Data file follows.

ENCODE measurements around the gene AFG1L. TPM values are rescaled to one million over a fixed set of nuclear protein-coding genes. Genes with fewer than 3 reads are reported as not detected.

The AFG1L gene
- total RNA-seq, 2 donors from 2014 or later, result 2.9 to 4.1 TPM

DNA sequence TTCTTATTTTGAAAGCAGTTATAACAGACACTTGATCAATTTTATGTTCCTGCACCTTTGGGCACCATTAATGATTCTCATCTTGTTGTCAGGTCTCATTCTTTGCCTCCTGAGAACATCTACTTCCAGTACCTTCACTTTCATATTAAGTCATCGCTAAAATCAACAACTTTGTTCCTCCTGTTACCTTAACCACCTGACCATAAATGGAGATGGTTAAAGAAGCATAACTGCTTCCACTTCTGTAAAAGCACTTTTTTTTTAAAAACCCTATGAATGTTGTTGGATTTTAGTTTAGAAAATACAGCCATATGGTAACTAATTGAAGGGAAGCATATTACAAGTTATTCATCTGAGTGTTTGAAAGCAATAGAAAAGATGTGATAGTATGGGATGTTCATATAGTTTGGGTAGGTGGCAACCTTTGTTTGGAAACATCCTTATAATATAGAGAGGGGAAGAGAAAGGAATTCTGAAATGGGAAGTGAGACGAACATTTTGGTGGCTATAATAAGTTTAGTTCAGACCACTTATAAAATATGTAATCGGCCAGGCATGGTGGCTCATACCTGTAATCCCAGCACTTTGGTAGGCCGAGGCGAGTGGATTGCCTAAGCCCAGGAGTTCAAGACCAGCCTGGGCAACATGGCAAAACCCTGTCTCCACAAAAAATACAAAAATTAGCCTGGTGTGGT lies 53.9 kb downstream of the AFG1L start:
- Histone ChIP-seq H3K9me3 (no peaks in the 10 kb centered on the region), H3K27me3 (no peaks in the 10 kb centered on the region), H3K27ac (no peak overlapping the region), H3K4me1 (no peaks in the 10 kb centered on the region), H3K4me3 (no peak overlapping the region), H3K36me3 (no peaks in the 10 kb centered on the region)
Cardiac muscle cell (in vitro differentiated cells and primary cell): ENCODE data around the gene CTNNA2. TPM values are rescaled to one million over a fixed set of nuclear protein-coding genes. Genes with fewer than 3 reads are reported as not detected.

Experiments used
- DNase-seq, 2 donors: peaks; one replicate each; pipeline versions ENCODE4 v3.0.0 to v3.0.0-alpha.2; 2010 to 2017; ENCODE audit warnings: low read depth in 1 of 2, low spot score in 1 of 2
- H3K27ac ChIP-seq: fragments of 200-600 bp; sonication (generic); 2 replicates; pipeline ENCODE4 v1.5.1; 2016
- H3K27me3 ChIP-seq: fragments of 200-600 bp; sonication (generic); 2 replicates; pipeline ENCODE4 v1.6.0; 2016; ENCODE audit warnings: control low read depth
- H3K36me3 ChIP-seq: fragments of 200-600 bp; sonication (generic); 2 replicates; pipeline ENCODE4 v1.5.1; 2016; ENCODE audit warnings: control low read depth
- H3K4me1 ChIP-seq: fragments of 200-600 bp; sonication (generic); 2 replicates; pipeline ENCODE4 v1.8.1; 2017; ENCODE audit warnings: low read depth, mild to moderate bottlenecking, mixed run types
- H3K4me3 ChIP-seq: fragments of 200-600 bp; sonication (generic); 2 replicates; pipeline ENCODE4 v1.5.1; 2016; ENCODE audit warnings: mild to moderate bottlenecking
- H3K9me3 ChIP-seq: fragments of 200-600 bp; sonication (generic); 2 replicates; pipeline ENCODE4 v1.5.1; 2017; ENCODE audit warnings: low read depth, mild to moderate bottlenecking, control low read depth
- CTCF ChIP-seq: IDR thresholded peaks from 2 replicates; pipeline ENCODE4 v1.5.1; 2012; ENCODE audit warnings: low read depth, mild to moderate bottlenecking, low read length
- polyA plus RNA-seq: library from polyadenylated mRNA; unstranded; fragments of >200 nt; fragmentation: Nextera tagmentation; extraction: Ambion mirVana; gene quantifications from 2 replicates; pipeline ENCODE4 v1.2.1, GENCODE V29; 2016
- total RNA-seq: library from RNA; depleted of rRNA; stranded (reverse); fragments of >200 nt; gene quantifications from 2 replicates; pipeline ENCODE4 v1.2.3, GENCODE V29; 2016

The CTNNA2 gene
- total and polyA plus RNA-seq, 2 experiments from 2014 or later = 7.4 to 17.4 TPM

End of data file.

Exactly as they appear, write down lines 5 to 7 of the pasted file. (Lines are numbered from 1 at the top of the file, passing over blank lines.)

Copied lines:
- Histone ChIP-seq H3K9me3 (no peaks in the 10 kb centered on the region), H3K27me3 (no peaks in the 10 kb centered on the region), H3K27ac (no peak overlapping the region), H3K4me1 (no peaks in the 10 kb centered on the region), H3K4me3 (no peak overlapping the region), H3K36me3 (no peaks in the 10 kb centered on the region)
Cardiac muscle cell (in vitro differentiated cells and primary cell): ENCODE data around the gene CTNNA2. TPM values are rescaled to one million over a fixed set of nuclear protein-coding genes. Genes with fewer than 3 reads are reported as not detected.

Experiments used